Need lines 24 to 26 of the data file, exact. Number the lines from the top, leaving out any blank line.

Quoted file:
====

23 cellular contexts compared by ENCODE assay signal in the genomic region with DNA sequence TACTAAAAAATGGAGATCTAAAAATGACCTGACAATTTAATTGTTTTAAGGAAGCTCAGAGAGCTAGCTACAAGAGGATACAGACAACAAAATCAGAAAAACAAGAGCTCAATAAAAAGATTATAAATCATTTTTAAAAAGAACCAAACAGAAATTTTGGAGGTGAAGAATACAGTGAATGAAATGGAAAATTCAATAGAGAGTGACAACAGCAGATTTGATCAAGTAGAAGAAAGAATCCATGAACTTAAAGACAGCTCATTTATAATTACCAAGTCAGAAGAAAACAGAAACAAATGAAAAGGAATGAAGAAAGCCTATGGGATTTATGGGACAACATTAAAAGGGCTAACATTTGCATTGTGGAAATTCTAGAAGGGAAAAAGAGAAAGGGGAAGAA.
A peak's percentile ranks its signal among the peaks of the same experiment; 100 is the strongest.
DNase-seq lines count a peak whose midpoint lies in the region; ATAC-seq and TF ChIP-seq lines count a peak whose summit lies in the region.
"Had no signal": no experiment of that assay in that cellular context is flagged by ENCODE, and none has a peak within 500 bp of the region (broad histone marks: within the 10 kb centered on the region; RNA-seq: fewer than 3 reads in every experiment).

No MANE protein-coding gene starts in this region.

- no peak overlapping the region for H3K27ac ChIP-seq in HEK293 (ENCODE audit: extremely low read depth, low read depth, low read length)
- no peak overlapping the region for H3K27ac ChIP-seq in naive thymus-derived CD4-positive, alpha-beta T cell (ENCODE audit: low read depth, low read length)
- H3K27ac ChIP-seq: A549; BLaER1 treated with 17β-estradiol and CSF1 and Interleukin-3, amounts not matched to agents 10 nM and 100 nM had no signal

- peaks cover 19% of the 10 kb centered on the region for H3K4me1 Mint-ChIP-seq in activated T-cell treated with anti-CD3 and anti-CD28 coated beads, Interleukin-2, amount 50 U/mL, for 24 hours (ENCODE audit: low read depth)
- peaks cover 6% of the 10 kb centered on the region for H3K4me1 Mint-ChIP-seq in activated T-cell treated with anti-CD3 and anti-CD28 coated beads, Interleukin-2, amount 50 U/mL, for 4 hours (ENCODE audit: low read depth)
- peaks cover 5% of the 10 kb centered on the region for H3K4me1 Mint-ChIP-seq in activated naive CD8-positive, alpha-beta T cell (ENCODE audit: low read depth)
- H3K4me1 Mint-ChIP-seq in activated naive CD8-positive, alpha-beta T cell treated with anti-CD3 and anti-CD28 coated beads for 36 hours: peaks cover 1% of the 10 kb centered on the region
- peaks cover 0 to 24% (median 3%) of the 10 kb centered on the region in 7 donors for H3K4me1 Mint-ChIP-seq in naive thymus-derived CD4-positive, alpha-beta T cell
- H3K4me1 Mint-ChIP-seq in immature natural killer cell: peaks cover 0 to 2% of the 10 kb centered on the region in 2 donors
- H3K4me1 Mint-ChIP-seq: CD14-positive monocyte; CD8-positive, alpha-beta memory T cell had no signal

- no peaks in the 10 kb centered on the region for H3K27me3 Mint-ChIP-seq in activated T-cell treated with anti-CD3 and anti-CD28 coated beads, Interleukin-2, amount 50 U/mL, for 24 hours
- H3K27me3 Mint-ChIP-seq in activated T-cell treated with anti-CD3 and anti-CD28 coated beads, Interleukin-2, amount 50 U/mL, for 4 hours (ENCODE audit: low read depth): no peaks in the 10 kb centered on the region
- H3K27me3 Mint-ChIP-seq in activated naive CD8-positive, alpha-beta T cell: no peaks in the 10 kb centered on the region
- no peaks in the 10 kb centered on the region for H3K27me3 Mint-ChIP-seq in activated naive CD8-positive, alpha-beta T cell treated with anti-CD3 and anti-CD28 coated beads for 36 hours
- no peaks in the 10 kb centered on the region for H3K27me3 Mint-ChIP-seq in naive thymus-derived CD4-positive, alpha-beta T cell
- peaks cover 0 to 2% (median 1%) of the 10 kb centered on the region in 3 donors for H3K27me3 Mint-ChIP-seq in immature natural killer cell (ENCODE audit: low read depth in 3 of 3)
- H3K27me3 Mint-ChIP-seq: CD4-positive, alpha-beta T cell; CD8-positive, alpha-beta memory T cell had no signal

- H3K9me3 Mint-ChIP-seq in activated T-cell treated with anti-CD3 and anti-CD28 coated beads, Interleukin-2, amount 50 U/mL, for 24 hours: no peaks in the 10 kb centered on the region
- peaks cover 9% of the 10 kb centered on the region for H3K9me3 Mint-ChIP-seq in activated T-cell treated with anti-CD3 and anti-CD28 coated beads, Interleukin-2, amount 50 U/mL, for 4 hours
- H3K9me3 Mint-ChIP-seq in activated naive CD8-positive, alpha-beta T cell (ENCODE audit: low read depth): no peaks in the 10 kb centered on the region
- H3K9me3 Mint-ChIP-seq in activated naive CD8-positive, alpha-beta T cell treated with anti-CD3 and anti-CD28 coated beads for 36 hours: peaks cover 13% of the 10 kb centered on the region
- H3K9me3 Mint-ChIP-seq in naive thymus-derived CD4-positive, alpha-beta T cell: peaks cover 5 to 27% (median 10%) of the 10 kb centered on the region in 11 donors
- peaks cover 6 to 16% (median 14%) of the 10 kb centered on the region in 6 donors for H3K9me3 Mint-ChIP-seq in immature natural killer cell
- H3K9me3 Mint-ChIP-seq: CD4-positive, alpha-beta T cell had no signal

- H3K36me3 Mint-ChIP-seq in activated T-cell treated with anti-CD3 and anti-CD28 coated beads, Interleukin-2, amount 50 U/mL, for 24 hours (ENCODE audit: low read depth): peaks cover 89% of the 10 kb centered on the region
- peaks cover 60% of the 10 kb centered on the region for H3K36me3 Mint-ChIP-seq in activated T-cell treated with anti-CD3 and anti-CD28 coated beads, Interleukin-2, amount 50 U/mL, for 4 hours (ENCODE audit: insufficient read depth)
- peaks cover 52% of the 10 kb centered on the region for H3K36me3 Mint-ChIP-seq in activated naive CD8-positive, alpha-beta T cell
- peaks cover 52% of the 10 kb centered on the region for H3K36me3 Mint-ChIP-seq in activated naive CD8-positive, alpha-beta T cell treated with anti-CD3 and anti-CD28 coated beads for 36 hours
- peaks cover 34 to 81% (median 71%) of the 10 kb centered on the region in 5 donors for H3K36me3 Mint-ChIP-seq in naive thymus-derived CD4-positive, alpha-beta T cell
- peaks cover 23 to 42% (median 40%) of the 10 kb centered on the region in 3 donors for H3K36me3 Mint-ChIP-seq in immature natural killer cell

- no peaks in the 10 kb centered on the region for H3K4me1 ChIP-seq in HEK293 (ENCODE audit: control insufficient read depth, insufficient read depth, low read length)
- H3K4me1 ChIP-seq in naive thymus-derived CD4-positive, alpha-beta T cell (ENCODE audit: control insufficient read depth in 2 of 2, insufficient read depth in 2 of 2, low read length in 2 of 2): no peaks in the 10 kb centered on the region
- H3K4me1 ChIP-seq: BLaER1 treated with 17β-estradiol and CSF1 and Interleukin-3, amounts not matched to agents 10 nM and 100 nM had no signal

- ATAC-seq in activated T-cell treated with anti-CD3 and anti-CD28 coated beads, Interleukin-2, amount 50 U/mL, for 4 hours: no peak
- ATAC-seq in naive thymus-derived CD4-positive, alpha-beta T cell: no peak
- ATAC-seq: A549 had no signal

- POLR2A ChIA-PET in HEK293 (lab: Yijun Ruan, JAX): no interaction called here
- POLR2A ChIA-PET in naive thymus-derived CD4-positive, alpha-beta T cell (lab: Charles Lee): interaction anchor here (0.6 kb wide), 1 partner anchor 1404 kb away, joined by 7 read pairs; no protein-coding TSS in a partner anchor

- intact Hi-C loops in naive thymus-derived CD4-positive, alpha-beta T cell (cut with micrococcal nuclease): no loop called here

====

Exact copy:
- peaks cover 9% of the 10 kb centered on the region for H3K9me3 Mint-ChIP-seq in activated T-cell treated with anti-CD3 and anti-CD28 coated beads, Interleukin-2, amount 50 U/mL, for 4 hours
- H3K9me3 Mint-ChIP-seq in activated naive CD8-positive, alpha-beta T cell (ENCODE audit: low read depth): no peaks in the 10 kb centered on the region
- H3K9me3 Mint-ChIP-seq in activated naive CD8-positive, alpha-beta T cell treated with anti-CD3 and anti-CD28 coated beads for 36 hours: peaks cover 13% of the 10 kb centered on the region